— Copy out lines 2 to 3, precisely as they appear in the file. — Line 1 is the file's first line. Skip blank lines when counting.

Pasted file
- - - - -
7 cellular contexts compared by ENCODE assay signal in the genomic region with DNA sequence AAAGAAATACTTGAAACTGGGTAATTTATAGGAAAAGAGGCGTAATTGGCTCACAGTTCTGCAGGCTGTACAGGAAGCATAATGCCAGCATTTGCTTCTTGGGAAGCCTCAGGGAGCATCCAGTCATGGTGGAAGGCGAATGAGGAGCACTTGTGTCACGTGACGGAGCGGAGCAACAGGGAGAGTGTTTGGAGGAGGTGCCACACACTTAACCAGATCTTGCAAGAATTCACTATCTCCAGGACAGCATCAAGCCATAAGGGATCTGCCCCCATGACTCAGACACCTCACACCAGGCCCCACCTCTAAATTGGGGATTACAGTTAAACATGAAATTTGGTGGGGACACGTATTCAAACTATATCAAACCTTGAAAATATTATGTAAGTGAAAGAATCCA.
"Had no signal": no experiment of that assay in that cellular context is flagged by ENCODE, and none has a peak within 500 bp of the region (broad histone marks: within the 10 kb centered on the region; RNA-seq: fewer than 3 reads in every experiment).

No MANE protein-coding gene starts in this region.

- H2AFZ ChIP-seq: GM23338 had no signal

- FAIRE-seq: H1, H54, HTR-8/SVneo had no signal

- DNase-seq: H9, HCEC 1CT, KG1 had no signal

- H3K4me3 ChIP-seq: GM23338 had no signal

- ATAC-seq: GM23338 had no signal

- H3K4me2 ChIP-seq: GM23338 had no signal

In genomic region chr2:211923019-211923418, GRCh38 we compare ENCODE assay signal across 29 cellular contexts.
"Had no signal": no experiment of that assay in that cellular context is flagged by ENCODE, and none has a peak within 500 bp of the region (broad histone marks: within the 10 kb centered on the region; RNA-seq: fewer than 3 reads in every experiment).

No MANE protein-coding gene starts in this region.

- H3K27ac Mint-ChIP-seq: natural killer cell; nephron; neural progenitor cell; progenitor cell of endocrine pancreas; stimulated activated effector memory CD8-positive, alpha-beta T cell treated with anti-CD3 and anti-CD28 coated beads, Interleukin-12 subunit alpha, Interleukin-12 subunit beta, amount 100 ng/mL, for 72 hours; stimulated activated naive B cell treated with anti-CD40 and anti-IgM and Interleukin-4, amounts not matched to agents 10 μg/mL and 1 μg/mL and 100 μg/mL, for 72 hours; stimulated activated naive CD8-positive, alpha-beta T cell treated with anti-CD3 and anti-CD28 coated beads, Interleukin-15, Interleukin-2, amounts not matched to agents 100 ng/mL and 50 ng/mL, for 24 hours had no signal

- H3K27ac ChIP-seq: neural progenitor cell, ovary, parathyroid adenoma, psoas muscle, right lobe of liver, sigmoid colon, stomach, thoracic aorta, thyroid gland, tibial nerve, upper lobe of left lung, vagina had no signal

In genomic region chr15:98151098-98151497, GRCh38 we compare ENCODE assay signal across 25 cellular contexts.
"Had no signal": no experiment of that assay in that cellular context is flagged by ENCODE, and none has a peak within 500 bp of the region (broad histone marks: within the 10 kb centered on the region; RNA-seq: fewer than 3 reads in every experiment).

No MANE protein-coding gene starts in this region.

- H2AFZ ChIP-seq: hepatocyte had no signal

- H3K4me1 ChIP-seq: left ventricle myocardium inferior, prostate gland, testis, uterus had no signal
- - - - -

"Had no signal": no experiment of that assay in that cellular context is flagged by ENCODE, and none has a peak within 500 bp of the region (broad histone marks: within the 10 kb centered on the region; RNA-seq: fewer than 3 reads in every experiment).

No MANE protein-coding gene starts in this region.